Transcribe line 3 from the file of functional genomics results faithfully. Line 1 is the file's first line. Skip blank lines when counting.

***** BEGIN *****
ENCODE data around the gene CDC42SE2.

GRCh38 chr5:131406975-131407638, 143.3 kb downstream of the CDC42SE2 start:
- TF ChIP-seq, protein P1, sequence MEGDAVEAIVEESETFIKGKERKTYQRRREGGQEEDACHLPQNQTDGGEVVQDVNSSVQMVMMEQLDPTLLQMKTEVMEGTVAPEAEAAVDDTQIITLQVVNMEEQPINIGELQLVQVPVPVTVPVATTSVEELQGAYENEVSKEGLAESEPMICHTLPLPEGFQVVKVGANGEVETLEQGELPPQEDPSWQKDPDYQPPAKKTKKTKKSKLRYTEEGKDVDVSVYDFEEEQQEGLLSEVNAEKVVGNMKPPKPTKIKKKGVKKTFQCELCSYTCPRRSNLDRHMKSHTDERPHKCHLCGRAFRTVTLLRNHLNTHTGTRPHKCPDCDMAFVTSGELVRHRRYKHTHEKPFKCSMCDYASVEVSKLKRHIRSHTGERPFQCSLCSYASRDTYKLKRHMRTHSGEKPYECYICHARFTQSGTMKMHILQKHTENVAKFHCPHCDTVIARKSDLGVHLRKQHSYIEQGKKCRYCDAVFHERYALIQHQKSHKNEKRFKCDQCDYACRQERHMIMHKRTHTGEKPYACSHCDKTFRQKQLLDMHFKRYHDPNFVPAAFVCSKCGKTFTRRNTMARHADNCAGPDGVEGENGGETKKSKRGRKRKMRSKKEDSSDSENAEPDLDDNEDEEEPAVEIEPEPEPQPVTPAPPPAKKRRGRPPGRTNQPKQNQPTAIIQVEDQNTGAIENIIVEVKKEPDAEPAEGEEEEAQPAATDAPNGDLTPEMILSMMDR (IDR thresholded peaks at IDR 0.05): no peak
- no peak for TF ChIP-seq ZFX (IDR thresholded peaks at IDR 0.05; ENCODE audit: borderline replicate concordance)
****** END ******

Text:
- TF ChIP-seq, protein P1, sequence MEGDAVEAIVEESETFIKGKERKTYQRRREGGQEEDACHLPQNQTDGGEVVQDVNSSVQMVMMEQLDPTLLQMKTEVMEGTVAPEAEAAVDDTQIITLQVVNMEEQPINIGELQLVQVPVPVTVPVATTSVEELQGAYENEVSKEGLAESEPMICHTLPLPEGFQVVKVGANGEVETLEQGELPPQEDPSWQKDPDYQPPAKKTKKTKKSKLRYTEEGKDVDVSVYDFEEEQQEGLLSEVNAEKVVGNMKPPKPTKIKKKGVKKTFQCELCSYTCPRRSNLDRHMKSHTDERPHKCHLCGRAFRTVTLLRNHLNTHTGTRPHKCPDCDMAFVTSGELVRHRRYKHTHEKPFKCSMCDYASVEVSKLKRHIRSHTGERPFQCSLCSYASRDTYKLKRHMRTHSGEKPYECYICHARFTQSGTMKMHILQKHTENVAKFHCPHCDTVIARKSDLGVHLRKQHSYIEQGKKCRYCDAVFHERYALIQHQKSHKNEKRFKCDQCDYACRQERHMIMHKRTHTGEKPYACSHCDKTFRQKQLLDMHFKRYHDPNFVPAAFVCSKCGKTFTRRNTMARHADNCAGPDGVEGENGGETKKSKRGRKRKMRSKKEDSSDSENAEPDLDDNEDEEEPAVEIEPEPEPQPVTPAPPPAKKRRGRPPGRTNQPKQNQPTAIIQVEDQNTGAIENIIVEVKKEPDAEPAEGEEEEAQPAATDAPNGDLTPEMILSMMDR (IDR thresholded peaks at IDR 0.05): no peak